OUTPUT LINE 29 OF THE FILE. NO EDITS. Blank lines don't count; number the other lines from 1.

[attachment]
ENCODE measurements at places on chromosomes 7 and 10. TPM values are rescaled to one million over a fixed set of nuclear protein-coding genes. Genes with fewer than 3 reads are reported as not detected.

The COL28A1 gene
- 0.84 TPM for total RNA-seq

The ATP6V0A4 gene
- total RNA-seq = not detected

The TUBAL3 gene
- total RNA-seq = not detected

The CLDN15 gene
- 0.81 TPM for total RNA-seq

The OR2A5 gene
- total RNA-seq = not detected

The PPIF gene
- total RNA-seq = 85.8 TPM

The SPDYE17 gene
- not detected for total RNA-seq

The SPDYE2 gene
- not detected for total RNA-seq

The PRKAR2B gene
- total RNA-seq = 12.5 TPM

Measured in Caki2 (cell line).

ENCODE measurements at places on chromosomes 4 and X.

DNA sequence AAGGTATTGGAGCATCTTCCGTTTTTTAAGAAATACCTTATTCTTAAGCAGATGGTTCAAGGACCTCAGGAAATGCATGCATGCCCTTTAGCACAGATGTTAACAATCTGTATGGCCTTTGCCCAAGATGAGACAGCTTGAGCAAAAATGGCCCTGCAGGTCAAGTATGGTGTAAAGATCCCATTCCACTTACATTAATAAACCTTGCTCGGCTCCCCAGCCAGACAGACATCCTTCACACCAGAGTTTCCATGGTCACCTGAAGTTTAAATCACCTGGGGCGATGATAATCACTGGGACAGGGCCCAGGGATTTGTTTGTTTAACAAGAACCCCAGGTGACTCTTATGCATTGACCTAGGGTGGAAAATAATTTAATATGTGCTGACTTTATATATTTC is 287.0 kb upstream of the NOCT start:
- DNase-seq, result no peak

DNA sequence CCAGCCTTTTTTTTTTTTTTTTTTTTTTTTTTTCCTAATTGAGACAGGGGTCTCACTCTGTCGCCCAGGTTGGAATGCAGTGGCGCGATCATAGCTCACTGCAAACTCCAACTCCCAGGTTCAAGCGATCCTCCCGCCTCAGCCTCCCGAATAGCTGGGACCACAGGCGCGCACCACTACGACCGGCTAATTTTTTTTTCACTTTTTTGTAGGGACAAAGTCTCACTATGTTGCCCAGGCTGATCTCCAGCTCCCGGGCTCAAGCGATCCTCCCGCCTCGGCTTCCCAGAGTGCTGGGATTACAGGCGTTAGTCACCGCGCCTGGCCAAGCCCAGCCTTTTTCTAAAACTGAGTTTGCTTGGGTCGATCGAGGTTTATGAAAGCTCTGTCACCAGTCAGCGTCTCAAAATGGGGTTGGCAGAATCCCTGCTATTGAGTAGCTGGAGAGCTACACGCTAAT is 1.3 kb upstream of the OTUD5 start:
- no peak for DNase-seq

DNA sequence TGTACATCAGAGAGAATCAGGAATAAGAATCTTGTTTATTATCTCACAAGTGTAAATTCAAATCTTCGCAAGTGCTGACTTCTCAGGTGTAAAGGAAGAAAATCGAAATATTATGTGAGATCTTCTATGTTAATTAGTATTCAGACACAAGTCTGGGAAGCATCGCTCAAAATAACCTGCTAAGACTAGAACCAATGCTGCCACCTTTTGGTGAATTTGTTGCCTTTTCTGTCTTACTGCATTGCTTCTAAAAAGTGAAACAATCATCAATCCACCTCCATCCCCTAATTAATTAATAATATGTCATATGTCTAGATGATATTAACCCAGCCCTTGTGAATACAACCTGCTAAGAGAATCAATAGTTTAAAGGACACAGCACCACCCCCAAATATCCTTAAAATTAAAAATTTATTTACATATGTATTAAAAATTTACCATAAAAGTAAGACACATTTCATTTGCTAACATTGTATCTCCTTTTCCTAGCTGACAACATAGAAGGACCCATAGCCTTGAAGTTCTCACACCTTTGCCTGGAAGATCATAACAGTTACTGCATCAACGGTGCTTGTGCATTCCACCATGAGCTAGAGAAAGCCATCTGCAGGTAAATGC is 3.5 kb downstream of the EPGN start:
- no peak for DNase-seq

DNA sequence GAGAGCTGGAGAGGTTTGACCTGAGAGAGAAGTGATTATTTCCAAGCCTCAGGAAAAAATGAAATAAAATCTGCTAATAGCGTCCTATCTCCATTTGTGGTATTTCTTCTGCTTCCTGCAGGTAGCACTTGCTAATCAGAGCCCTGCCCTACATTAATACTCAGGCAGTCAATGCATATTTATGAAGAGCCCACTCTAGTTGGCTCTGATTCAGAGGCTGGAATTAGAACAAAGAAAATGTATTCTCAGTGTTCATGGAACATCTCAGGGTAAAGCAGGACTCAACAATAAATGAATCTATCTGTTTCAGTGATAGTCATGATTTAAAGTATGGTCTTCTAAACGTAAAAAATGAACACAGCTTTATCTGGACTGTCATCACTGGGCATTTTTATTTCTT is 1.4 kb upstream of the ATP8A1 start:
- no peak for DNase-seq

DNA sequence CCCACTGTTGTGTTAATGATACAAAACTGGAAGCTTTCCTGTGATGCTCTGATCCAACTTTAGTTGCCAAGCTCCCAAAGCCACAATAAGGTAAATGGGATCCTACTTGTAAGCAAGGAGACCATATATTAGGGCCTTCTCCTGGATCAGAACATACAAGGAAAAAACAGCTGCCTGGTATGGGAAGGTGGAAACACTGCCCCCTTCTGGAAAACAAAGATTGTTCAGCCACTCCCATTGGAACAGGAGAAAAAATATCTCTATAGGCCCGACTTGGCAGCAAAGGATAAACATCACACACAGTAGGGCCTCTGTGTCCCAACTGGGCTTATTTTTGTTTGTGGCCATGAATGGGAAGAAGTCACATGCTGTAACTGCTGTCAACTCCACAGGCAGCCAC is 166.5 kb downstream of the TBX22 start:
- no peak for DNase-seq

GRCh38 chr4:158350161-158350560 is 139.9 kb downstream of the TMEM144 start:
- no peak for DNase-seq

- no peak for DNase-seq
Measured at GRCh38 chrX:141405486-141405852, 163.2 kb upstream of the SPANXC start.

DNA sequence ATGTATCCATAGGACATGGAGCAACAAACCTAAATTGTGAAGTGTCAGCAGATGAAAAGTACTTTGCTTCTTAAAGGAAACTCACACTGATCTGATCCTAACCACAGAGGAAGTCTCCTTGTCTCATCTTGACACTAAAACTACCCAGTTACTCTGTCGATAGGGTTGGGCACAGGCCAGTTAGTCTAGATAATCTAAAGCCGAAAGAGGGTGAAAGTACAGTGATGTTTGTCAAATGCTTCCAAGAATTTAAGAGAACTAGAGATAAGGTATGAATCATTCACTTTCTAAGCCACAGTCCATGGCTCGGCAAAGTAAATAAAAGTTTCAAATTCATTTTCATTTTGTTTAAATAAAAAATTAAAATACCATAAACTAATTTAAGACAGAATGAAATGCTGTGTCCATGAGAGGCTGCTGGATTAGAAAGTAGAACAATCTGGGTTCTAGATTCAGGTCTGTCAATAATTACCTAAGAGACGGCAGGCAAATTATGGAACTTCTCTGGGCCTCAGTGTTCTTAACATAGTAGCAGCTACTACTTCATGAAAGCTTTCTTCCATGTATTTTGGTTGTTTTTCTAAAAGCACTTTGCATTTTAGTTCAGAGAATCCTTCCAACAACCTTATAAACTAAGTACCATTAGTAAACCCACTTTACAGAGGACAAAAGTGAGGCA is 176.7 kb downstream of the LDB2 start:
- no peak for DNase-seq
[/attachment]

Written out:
- no peak for DNase-seq